The Harlem and Irish Renaissances: Language, Identity, and Representation

The Harlem and Irish Renaissances: Language, Identity, and Representation

The Harlem and Irish Renaissances: Language, Identity, and Representation

The Harlem and Irish Renaissances: Language, Identity, and Representation


Drawing fascinating comparisons between two literary movements for social justice, Tracy Mishkin explores the link between the Irish Renaissance that began in the 1880s and the African-American movement of the 1920s known as the Harlem Renaissance.

Starting with evidence that Ireland's Abbey Theatre tours of the United States before World War I influenced such African-Americans as Alain Locke and James Weldon Johnson, Mishkin offers the first full-scale discussion of the historical similarities and differences of the two movements. Both rose from the ashes of history -- from people suffering years of oppression during which their native languages were lost or stolen -- to confront issues of language and identity; and both had to combat negative mainstream representation of their people, all the while debating how to create their own literature. Included throughout is the work of women who participated in both movements but who often have been marginalized in their histories.

Going beyond national boundaries, Mishkin takes the study of interracial literary influence across the Atlantic and establishes important parallels between the Harlem and Irish Renaisances.


When in liner notes to a recent CD the contemporary African-American folk-rock singer Laura Love describes her music as "Afro-Celt," or when in an interview the Irish singer Bono cites blues and gospel music among the primary influences on the sound of his rock band U2, they engage in crosscultural constructions that have existed for at least two centuries between those two groups. Explored by Tracy Mishkin in this splendid new study, such connections or "crossings" belong to a new wave of scholarship in the 1990s, which blurs the lines of race and ethnicity that scholarship of the previous two decades tended to keep distinct. The new work takes its cue from theoretical contributions by Homi Bhabha, Cornel West, Werner Sollors, and Henry Louis Gates, among others. It includes recent studies like Susan Gubar Racechanges: White Skin, Black Face in American Culture and Linda Browder Ethnic Performance and American Identities, along with recent collections like Elaine Ginsberg's Passing and the Fictions of Identity and Mishkin own Literary Influence and African-American Writers. Far from heralding a return to a less complicated past, the new scholarship instead strives to recomplicate crucial issues in the production of both literature and identity that have a particular pertinence not only to literary study but to some of the most crucial and contested social debates of our day.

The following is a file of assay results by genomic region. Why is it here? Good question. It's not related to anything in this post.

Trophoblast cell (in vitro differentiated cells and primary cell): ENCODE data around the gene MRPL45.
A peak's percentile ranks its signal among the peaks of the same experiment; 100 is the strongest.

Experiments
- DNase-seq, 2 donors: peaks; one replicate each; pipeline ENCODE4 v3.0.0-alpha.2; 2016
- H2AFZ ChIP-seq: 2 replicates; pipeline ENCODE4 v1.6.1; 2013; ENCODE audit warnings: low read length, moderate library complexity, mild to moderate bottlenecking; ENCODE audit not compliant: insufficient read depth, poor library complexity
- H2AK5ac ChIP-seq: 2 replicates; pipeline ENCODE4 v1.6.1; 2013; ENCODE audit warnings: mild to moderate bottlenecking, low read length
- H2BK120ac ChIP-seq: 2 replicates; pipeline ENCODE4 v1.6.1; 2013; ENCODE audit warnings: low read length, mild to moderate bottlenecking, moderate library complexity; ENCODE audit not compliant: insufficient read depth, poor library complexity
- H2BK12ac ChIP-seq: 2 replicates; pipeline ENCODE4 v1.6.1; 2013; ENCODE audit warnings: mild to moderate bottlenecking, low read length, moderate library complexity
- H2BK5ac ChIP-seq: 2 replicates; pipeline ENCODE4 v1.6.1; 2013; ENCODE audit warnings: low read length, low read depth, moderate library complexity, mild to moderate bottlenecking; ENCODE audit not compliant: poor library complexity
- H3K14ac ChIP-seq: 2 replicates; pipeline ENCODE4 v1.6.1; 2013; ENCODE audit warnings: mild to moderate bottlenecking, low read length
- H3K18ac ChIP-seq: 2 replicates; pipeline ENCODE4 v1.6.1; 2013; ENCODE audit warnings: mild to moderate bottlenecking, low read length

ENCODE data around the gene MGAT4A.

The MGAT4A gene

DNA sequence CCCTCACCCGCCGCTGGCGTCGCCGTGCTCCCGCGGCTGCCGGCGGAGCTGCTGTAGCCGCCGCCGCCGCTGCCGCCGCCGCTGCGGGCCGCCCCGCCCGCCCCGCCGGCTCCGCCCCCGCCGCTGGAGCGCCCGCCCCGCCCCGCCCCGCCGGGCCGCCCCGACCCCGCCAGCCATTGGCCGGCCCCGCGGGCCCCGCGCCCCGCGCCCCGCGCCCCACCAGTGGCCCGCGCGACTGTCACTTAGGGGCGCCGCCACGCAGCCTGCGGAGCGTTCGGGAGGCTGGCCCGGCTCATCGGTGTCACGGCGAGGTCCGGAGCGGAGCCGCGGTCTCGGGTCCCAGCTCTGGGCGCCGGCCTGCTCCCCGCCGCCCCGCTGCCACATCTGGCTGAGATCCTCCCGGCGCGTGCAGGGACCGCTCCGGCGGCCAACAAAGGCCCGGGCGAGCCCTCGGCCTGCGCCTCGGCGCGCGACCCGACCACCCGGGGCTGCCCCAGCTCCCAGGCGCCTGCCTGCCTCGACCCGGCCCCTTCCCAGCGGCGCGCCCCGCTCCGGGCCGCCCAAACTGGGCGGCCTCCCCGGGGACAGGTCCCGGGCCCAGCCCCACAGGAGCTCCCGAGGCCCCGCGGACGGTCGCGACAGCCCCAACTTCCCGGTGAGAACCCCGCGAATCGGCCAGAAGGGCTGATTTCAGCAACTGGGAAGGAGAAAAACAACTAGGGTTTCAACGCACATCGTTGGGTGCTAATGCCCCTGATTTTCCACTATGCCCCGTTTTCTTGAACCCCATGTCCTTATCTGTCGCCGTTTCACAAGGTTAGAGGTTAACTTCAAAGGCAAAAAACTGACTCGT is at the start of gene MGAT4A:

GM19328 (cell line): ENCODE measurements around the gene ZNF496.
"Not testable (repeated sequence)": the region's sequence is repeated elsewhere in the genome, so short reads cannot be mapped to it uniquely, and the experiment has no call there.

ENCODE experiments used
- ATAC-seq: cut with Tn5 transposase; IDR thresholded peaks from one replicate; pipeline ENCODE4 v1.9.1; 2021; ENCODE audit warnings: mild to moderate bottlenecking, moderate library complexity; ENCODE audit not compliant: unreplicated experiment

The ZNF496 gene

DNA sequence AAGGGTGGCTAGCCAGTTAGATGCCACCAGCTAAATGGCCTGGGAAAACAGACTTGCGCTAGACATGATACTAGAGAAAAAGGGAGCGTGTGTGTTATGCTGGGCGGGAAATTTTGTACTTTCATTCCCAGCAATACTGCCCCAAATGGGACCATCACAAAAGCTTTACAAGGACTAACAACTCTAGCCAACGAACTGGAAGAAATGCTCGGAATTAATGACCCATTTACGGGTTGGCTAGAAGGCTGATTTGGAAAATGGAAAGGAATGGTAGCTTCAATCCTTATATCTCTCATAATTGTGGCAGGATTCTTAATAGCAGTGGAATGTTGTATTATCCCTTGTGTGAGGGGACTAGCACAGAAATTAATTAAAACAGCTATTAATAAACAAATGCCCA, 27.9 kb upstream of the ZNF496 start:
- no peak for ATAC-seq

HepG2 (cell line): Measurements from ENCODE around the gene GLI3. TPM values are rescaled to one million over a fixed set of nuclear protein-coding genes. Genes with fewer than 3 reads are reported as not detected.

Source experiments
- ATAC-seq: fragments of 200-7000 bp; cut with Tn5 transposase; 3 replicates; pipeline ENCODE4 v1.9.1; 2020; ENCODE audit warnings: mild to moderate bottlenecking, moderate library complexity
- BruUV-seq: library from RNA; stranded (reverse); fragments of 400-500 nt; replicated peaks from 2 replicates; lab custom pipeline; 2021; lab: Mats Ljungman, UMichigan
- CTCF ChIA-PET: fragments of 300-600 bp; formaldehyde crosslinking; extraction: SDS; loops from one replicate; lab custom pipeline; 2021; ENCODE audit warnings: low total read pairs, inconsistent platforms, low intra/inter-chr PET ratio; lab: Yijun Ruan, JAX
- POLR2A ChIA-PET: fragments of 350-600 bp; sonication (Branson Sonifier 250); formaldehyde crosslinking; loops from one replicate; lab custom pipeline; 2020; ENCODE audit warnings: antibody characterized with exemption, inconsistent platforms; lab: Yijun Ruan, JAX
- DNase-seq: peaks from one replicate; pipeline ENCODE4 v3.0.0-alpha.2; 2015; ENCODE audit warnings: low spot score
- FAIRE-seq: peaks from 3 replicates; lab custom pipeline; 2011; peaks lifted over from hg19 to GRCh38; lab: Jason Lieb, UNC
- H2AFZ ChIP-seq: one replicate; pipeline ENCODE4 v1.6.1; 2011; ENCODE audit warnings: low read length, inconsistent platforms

Whether welcoming, anxious, or somewhere in between, the new studies suggest in various ways that much art is socially liminal, created often at the intersection of two or more different cultures. Models of purity and separatism of ethnic identity seem less satisfactory than those based on cultural interaction. Yet it would be easy but misleading to compile a list of, say, great African-American writers of the past century . . .

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